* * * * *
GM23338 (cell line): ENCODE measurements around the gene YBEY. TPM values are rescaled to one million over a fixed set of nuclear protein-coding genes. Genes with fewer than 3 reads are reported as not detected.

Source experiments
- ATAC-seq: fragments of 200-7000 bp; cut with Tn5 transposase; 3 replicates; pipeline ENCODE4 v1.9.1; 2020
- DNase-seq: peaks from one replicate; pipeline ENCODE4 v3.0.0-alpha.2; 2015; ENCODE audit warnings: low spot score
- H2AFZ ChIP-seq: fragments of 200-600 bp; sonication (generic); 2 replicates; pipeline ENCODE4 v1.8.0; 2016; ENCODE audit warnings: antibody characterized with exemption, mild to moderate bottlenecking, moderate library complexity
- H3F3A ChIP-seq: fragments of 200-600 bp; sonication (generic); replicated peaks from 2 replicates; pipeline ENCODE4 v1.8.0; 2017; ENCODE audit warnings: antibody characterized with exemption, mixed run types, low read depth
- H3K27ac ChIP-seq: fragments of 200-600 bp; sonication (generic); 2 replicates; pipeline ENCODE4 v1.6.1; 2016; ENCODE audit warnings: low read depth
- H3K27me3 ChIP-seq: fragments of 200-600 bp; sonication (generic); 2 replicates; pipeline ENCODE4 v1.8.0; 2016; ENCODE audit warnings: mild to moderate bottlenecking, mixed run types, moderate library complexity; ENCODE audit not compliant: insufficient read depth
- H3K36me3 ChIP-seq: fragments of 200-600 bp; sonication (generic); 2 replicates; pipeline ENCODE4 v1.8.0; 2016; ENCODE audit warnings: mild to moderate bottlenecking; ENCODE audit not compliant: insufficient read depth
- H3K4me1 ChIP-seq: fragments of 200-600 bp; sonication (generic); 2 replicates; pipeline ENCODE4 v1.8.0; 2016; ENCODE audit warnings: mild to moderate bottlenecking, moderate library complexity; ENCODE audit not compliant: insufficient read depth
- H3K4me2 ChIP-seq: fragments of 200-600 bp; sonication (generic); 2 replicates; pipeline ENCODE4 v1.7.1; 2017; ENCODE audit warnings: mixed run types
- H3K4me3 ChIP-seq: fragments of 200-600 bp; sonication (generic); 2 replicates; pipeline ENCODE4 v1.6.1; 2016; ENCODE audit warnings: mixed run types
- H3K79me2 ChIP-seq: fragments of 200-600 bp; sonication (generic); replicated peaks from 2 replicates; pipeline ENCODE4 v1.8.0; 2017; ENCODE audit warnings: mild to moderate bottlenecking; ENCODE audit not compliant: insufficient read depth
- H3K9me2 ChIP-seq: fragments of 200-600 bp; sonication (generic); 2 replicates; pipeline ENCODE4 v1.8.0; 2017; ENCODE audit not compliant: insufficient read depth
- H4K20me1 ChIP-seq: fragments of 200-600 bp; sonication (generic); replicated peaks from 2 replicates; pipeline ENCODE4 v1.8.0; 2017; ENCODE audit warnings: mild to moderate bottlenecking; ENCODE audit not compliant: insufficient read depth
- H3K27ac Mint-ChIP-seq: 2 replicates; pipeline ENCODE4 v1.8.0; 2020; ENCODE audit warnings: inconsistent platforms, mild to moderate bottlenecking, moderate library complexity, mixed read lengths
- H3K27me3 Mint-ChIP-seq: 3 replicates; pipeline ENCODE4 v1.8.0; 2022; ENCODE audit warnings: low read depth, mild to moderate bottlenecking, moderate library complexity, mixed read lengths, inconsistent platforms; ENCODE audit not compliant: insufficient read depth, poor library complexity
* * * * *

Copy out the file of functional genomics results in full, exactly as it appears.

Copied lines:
GM23338 (cell line): ENCODE measurements around the gene YBEY. TPM values are rescaled to one million over a fixed set of nuclear protein-coding genes. Genes with fewer than 3 reads are reported as not detected.

Source experiments
- ATAC-seq: fragments of 200-7000 bp; cut with Tn5 transposase; 3 replicates; pipeline ENCODE4 v1.9.1; 2020
- DNase-seq: peaks from one replicate; pipeline ENCODE4 v3.0.0-alpha.2; 2015; ENCODE audit warnings: low spot score
- H2AFZ ChIP-seq: fragments of 200-600 bp; sonication (generic); 2 replicates; pipeline ENCODE4 v1.8.0; 2016; ENCODE audit warnings: antibody characterized with exemption, mild to moderate bottlenecking, moderate library complexity
- H3F3A ChIP-seq: fragments of 200-600 bp; sonication (generic); replicated peaks from 2 replicates; pipeline ENCODE4 v1.8.0; 2017; ENCODE audit warnings: antibody characterized with exemption, mixed run types, low read depth
- H3K27ac ChIP-seq: fragments of 200-600 bp; sonication (generic); 2 replicates; pipeline ENCODE4 v1.6.1; 2016; ENCODE audit warnings: low read depth
- H3K27me3 ChIP-seq: fragments of 200-600 bp; sonication (generic); 2 replicates; pipeline ENCODE4 v1.8.0; 2016; ENCODE audit warnings: mild to moderate bottlenecking, mixed run types, moderate library complexity; ENCODE audit not compliant: insufficient read depth
- H3K36me3 ChIP-seq: fragments of 200-600 bp; sonication (generic); 2 replicates; pipeline ENCODE4 v1.8.0; 2016; ENCODE audit warnings: mild to moderate bottlenecking; ENCODE audit not compliant: insufficient read depth
- H3K4me1 ChIP-seq: fragments of 200-600 bp; sonication (generic); 2 replicates; pipeline ENCODE4 v1.8.0; 2016; ENCODE audit warnings: mild to moderate bottlenecking, moderate library complexity; ENCODE audit not compliant: insufficient read depth
- H3K4me2 ChIP-seq: fragments of 200-600 bp; sonication (generic); 2 replicates; pipeline ENCODE4 v1.7.1; 2017; ENCODE audit warnings: mixed run types
- H3K4me3 ChIP-seq: fragments of 200-600 bp; sonication (generic); 2 replicates; pipeline ENCODE4 v1.6.1; 2016; ENCODE audit warnings: mixed run types
- H3K79me2 ChIP-seq: fragments of 200-600 bp; sonication (generic); replicated peaks from 2 replicates; pipeline ENCODE4 v1.8.0; 2017; ENCODE audit warnings: mild to moderate bottlenecking; ENCODE audit not compliant: insufficient read depth
- H3K9me2 ChIP-seq: fragments of 200-600 bp; sonication (generic); 2 replicates; pipeline ENCODE4 v1.8.0; 2017; ENCODE audit not compliant: insufficient read depth
- H4K20me1 ChIP-seq: fragments of 200-600 bp; sonication (generic); replicated peaks from 2 replicates; pipeline ENCODE4 v1.8.0; 2017; ENCODE audit warnings: mild to moderate bottlenecking; ENCODE audit not compliant: insufficient read depth
- H3K27ac Mint-ChIP-seq: 2 replicates; pipeline ENCODE4 v1.8.0; 2020; ENCODE audit warnings: inconsistent platforms, mild to moderate bottlenecking, moderate library complexity, mixed read lengths
- H3K27me3 Mint-ChIP-seq: 3 replicates; pipeline ENCODE4 v1.8.0; 2022; ENCODE audit warnings: low read depth, mild to moderate bottlenecking, moderate library complexity, mixed read lengths, inconsistent platforms; ENCODE audit not compliant: insufficient read depth, poor library complexity